Back to Index

Wearing God Down
August 18, 1996

MATTHEW 15:21-28

Wearing God down is a definition of prayer! To pray is to wear God down. To pray is to convince God of the worthiness of your request. I am talking about petitionary and intercessory prayer. Other types of prayer include praise-- when you give thanks to God; invocation-- when you invoke God's presence, when you ask God to be present; confession-- when you look at your life and honestly take inventory; and meditation-- when you listen to God. But, petitionary prayer is asking God to do something for you. And, intercessory prayer is asking God to do something for someone else, when you intercede with God on behalf of others. In both petition and intercession praying, you are asking God, petitioning God.

Sometimes the prayer is not quickly answered, or clearly answered. Sometimes we feel as if God is not listening, or that God isn't willing to heed to our request. Sometimes, prayer is frustrating. Sometimes we feel like the little boy kneeling beside his bed for his bedtime prayer, and saying with a measure of disgust, "Uncle Jim still doesn't have a job; Sis still doesn't have a date for the prom; Grandma is still sick-- and I'm tired of praying for this family and not getting results!"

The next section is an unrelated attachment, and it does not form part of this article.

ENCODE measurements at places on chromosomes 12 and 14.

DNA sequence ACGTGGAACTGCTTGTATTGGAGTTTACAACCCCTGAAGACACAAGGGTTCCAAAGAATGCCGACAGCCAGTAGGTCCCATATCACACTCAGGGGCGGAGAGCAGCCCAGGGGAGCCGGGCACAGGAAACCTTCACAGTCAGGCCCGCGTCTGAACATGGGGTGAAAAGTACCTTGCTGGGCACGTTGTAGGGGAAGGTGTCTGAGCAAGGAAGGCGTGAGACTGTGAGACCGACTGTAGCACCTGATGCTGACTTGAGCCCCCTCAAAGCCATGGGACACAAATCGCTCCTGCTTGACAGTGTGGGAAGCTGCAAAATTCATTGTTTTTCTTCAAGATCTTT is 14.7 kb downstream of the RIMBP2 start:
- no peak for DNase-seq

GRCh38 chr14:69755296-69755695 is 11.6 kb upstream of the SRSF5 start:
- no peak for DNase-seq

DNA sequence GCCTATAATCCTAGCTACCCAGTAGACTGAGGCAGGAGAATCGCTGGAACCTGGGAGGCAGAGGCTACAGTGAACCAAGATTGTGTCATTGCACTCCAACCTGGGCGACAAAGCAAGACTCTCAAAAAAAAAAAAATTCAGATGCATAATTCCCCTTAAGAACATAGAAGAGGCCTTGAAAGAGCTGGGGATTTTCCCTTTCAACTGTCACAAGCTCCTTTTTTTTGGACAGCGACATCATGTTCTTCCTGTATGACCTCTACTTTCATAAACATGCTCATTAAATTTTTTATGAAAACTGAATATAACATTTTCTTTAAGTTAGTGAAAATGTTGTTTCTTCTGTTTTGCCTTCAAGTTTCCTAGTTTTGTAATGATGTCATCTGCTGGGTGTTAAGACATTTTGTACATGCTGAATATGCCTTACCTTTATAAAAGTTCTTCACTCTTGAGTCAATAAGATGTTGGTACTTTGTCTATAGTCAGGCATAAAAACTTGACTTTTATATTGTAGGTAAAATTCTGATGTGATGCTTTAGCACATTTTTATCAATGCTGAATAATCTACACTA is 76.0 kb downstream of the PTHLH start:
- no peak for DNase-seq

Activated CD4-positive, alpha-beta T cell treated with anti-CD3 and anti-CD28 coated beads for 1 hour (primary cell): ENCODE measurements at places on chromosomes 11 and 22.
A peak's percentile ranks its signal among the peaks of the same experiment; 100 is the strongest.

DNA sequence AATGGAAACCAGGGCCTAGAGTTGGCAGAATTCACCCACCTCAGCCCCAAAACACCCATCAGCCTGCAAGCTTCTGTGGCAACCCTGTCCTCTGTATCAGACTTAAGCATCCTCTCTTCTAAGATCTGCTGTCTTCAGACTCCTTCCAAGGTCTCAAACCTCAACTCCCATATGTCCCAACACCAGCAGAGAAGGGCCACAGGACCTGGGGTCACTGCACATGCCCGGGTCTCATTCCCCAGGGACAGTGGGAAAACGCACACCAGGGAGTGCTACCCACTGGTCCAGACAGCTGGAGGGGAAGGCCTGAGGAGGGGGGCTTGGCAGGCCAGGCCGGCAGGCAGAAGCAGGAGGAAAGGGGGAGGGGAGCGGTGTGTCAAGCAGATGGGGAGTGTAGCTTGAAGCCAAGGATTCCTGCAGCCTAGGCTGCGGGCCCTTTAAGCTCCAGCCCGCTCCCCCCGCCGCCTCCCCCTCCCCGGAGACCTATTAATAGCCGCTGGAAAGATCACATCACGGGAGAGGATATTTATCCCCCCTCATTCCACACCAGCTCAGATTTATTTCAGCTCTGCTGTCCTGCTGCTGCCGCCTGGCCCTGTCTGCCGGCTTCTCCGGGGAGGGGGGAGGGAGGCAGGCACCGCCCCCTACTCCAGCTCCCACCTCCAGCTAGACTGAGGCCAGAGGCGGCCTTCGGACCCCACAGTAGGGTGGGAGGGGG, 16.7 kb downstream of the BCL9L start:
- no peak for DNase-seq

What do you do when you feel you are not getting results? What do you do when you feel your prayer is hitting a brick wall? Quit? Shrug your shoulders, accept defeat, and conclude, "I guess it isn't God's will?" Or, do you persist, hang in there, until you wear God down?

A Gentile, Canaanite woman wore Jesus down. Jesus probably was tired. People were continually clamoring for his attention, either to get something from him, or to criticize him. Jesus especially had a tough time with the religious people who were so sure they knew what was right. Jesus left the crowds and headed for a quieter region to get away from all of the controversies and demands. But, there on his August vacation, Jesus was met by a pushy, Canaanite woman who, like everyone else, wanted something from him. She wanted her daughter to be healed.